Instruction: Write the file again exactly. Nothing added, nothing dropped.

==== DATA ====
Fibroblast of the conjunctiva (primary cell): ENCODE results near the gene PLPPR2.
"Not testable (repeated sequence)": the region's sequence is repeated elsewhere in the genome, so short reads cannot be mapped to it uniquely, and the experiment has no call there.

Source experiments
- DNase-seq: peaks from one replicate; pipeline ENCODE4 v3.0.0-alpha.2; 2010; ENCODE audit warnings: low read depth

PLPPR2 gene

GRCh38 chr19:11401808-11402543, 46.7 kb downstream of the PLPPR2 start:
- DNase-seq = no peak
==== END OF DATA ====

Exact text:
Fibroblast of the conjunctiva (primary cell): ENCODE results near the gene PLPPR2.
"Not testable (repeated sequence)": the region's sequence is repeated elsewhere in the genome, so short reads cannot be mapped to it uniquely, and the experiment has no call there.

Source experiments
- DNase-seq: peaks from one replicate; pipeline ENCODE4 v3.0.0-alpha.2; 2010; ENCODE audit warnings: low read depth

PLPPR2 gene

GRCh38 chr19:11401808-11402543, 46.7 kb downstream of the PLPPR2 start:
- DNase-seq = no peak